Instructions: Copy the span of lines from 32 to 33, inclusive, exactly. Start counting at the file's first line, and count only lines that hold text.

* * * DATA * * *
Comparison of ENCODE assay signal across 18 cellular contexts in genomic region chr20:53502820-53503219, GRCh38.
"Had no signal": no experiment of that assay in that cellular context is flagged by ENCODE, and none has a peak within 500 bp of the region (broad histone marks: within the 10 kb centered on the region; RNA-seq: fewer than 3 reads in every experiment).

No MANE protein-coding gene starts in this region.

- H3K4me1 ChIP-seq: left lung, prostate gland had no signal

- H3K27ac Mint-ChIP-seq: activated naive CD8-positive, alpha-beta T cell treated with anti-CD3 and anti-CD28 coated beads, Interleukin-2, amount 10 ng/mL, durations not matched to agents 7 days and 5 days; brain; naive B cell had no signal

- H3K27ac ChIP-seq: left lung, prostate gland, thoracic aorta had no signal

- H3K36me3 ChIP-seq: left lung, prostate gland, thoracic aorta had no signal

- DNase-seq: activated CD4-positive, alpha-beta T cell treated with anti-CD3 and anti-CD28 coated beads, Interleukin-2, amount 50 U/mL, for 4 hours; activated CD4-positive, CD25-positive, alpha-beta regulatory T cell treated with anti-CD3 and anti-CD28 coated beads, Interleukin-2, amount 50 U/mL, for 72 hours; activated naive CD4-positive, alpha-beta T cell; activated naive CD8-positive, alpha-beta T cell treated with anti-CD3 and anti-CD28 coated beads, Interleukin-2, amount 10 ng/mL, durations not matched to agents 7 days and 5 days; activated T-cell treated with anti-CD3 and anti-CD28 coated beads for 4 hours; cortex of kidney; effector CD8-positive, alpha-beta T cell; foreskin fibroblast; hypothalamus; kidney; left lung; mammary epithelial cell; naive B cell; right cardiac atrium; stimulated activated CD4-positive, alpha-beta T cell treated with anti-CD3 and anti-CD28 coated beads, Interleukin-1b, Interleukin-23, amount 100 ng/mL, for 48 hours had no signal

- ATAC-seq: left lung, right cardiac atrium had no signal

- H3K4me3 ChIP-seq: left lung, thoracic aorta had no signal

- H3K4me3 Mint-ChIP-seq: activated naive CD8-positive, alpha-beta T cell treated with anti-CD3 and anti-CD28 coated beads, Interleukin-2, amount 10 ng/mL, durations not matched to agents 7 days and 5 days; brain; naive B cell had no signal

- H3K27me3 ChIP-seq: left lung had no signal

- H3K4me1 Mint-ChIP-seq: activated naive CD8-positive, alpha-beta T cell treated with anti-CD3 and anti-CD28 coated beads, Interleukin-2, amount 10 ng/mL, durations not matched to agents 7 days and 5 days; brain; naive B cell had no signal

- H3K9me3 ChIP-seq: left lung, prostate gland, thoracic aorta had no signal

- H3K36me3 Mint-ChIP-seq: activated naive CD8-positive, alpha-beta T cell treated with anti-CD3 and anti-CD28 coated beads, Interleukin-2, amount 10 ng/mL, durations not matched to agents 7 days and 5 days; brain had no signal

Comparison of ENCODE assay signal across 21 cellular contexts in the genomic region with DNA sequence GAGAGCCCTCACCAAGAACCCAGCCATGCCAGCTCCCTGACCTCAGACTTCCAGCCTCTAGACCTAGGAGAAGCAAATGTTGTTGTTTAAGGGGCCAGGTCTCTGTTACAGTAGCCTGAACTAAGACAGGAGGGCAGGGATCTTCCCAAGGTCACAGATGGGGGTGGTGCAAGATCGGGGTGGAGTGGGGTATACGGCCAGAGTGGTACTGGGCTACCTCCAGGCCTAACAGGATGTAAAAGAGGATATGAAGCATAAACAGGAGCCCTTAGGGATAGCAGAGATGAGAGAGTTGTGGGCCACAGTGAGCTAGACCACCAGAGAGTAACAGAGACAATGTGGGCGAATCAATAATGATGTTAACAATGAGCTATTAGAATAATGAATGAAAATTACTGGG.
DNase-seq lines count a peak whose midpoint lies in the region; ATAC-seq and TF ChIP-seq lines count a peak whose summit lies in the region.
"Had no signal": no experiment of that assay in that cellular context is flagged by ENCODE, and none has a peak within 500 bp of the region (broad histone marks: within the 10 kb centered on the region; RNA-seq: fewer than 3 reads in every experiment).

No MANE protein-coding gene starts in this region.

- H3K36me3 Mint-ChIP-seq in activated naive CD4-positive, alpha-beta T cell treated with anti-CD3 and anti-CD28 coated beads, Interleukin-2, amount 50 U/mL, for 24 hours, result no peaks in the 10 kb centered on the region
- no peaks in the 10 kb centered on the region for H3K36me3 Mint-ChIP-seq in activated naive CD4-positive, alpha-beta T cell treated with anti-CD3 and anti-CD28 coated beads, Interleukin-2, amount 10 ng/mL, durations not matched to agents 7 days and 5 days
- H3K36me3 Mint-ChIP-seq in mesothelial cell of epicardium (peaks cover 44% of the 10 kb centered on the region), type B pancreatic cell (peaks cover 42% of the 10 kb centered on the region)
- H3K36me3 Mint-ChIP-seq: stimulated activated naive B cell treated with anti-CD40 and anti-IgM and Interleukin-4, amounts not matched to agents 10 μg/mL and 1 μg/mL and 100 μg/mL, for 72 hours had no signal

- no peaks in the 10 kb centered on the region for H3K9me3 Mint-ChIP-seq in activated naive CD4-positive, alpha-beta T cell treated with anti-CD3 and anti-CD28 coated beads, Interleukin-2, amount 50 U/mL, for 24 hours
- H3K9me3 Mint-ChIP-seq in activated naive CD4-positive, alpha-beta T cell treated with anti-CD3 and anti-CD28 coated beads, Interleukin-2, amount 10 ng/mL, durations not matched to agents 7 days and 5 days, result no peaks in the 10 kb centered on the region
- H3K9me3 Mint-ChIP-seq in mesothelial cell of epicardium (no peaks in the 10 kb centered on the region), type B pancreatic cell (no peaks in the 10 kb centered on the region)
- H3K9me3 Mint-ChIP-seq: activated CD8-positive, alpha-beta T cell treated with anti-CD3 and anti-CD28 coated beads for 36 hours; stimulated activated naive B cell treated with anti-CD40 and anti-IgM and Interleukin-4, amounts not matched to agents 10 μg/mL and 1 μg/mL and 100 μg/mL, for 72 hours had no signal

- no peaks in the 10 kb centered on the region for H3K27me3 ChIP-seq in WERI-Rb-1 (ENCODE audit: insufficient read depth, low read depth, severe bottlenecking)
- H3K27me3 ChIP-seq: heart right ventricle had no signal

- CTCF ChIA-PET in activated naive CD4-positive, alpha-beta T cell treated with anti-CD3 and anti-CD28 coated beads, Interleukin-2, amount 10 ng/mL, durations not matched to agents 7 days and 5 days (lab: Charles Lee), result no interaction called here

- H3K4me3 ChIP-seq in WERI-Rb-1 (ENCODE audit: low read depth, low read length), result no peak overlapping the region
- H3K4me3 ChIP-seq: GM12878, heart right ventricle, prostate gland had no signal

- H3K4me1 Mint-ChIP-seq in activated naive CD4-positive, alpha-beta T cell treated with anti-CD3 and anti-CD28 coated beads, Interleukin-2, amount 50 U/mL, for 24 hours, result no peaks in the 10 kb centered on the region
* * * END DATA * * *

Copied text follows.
- H3K4me3 ChIP-seq: GM12878, heart right ventricle, prostate gland had no signal

- H3K4me1 Mint-ChIP-seq in activated naive CD4-positive, alpha-beta T cell treated with anti-CD3 and anti-CD28 coated beads, Interleukin-2, amount 50 U/mL, for 24 hours, result no peaks in the 10 kb centered on the region